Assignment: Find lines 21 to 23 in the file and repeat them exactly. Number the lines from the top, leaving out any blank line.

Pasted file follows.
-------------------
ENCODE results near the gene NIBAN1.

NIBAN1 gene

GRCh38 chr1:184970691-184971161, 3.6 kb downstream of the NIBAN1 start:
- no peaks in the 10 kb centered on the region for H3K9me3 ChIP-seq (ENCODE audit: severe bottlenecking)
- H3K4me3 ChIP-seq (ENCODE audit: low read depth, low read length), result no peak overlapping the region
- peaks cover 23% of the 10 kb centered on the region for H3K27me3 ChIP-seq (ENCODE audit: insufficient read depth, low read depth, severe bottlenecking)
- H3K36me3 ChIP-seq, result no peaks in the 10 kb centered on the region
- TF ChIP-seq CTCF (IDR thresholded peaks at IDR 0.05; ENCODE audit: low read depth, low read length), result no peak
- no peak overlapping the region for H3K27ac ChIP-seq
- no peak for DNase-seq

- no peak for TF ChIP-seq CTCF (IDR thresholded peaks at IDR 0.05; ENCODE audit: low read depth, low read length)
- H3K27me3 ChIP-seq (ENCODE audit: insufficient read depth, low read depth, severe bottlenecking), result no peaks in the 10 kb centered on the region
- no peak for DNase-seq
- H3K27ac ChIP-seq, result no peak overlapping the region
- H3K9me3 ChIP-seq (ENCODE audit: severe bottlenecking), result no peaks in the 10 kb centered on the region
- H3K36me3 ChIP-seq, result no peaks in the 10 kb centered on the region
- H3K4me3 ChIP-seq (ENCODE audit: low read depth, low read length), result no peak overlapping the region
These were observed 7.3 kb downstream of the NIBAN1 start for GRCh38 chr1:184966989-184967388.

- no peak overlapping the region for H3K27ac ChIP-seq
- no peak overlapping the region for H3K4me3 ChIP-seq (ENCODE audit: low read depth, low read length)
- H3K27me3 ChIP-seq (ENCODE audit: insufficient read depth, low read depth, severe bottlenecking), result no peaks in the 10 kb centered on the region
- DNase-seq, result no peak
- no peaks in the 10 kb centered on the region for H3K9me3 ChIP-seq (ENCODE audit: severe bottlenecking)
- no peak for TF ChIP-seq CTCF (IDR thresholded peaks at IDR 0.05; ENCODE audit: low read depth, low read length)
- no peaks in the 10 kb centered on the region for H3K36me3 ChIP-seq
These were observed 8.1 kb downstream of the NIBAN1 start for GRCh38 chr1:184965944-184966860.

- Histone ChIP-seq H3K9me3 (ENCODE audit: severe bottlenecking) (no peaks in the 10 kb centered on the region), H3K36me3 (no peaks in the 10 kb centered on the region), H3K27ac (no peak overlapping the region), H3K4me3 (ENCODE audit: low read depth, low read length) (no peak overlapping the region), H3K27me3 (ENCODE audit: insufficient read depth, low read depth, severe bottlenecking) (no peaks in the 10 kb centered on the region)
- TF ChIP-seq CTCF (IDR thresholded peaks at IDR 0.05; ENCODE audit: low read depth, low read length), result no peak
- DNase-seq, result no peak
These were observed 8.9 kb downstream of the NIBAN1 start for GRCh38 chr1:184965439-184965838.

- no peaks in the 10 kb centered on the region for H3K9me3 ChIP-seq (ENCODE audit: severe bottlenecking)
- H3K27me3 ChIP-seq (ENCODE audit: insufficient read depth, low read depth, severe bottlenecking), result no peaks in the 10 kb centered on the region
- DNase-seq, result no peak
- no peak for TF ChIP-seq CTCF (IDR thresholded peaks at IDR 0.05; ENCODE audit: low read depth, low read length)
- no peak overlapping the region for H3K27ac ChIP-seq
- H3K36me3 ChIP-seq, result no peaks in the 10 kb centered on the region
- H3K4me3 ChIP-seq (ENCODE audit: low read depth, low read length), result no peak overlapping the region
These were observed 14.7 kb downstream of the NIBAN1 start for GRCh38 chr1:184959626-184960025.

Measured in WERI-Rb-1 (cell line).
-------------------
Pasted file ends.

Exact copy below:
- H3K27me3 ChIP-seq (ENCODE audit: insufficient read depth, low read depth, severe bottlenecking), result no peaks in the 10 kb centered on the region
- DNase-seq, result no peak
- no peaks in the 10 kb centered on the region for H3K9me3 ChIP-seq (ENCODE audit: severe bottlenecking)